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As stated in the first post of my “Essentials” series it’s all about lowering the entry barrier and helping newbies to get started with SAP NetWeaver Cloud. So, in this blog post I quickly want to provide you with the ‘bare necessities’ to install the required tooling for Git and Maven for Eclipse in order to simplify the process of getting examples from social code sharing sites such as Github up and running.

Note: Please do not expect me to provide you with the ultimate beginners guide to the stated technologies! By no means do I want give impression that I’ll serve you all you need to know on a silver plate. You’d certainly be well-advised to familiarize yourself with these tools IF you want to stay in control of what you’re doing! All I want to achieve with this post is to help you with getting your setup right in just a few minutes – establishing a basecamp if you will – you still have to climb the rest of the mountain yourself though. 😉

Installing EGit

Alright, in order to install the Git plugin for Eclipse (called EGit) you would need to do the following steps:

  1. In Eclipse, goto “Help > Install New Software…”
  2. Depending on which version of Eclipse you use (we currently support Juno and Indigo) you have to select the corresponding Update Site from the drop-down box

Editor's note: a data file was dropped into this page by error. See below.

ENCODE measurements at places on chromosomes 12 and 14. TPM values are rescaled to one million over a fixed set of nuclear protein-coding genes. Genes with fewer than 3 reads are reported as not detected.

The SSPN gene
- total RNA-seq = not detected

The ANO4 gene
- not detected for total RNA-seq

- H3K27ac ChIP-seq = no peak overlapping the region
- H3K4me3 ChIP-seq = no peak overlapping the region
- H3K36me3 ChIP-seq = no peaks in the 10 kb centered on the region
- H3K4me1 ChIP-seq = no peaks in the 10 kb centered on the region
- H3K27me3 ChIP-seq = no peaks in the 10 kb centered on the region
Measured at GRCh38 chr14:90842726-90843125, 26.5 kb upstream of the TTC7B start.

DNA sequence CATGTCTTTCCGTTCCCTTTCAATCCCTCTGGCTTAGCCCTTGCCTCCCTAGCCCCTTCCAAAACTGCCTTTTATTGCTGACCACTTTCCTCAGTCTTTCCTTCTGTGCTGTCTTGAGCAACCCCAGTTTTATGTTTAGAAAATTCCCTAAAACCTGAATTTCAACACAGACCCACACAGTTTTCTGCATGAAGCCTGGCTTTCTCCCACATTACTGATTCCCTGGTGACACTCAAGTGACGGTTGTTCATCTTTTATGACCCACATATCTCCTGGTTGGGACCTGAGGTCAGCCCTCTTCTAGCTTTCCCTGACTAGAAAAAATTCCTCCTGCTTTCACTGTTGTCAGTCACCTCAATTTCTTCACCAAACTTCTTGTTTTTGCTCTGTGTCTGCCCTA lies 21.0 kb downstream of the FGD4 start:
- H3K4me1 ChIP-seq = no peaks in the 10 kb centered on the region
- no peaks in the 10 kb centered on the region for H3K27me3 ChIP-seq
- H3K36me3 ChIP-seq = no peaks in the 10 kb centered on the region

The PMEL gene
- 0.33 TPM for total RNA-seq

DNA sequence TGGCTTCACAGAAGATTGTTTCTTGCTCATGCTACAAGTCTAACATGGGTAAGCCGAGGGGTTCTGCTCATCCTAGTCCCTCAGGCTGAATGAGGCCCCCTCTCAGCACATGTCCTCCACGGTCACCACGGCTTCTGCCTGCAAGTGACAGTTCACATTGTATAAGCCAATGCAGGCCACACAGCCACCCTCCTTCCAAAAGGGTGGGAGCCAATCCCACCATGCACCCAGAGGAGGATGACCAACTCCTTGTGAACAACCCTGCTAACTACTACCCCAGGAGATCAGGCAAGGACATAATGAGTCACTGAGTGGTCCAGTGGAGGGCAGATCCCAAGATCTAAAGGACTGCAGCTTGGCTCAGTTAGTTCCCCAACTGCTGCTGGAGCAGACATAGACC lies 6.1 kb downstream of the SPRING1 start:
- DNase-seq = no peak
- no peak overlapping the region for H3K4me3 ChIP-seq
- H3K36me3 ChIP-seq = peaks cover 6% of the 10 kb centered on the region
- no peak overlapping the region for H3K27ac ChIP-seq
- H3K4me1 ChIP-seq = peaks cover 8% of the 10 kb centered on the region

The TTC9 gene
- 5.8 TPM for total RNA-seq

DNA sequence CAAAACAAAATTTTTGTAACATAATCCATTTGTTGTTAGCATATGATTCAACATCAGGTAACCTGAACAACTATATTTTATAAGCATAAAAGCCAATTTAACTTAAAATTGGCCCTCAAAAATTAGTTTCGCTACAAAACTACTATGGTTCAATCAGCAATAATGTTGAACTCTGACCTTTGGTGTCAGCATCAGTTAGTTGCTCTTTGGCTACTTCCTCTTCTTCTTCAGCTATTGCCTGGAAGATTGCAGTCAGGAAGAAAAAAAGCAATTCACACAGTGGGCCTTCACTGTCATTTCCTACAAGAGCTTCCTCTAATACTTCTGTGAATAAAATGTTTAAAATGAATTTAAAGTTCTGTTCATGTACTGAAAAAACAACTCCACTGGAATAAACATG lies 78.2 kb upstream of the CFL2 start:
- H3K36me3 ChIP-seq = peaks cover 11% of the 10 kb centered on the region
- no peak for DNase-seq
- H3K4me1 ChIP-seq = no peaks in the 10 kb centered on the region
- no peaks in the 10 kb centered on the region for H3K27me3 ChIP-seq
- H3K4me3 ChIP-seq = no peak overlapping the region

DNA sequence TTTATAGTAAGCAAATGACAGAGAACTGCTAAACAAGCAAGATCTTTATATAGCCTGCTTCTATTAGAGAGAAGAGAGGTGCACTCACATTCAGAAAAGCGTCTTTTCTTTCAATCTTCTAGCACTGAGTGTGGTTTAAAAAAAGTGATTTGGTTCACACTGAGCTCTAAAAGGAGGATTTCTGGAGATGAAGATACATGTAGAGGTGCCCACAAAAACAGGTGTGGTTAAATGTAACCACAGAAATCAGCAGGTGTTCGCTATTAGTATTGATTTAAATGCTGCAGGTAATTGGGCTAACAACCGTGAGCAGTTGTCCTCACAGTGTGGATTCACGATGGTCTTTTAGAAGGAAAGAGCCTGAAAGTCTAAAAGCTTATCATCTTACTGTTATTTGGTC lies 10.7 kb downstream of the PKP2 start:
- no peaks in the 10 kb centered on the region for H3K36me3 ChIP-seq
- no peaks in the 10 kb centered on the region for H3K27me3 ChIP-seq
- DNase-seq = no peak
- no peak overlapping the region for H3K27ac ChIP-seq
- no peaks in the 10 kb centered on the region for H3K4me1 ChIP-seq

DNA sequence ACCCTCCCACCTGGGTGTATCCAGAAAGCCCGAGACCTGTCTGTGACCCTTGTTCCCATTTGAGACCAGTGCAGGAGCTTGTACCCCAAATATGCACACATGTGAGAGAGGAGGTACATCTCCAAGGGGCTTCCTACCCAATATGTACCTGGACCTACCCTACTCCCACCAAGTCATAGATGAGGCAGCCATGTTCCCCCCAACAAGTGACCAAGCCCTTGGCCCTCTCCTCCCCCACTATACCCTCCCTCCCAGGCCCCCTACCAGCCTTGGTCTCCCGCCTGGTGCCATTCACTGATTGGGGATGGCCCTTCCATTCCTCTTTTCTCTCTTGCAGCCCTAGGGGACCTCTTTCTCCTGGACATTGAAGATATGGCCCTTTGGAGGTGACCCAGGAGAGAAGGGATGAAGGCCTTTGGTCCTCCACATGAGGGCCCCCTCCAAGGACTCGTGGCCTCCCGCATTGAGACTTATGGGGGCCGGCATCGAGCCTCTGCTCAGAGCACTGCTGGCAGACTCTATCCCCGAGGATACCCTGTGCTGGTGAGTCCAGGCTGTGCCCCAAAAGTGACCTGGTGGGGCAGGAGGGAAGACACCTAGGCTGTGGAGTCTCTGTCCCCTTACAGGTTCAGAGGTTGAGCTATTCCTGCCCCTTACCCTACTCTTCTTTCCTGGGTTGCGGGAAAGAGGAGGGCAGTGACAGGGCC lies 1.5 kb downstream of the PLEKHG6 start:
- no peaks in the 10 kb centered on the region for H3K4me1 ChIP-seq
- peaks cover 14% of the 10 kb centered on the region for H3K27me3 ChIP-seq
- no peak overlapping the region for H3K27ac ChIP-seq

3. Select the plugins/features checked in the following screenshot under the “Collaboration” node


Installing Maven for Eclipse

Now that we got EGit installed, we want to add Maven support: m2e-wtp. That may sound a bit cryptic (gotta love developers, right!), so let’s explain: it’s a Maven plugin for Eclipse that allows to use Maven-based projects in conjunction with the Web Tools Platform (WTP).

  1. Again, goto “Help > Install New Software…”
  2. Enter “” in the drop-down box and click “Add”
  3. Select the plugins/features checked in the screenshot below:


EGit configuration

Next thing we do is to configure EGit. For that we have to perform the following steps:

  1. Goto “Preferences”
  2. Enter “Git” in the filter field in the top-left corner
  3. Select the “Configuration” node
  4. Copy & adjust the settings shown below as they match your environment (proxy, email, etc.)


Maven configuration

Last remaining step is to configure Maven. It’s simple:

  1. Goto “Preferences”
  2. Enter “Maven” in the filter field in the top-left corner
  3. Select the “Installations” node
  4. If you already haven Maven installed you want to point to a (global) pre-existing settings file. If not, you may want to create a settings.xml file and point to it here. I attached a sample settings.xml file that shows you how-to speficy a proxy server.

So, that’s pretty much it… you may want to check that it all works fine by cloning one of the SAP NetWeaver Cloud samples on Github. Let’s do it together…

Cloning a git repo(sitory)

So, let’s got to one of the easier samples on our Github account: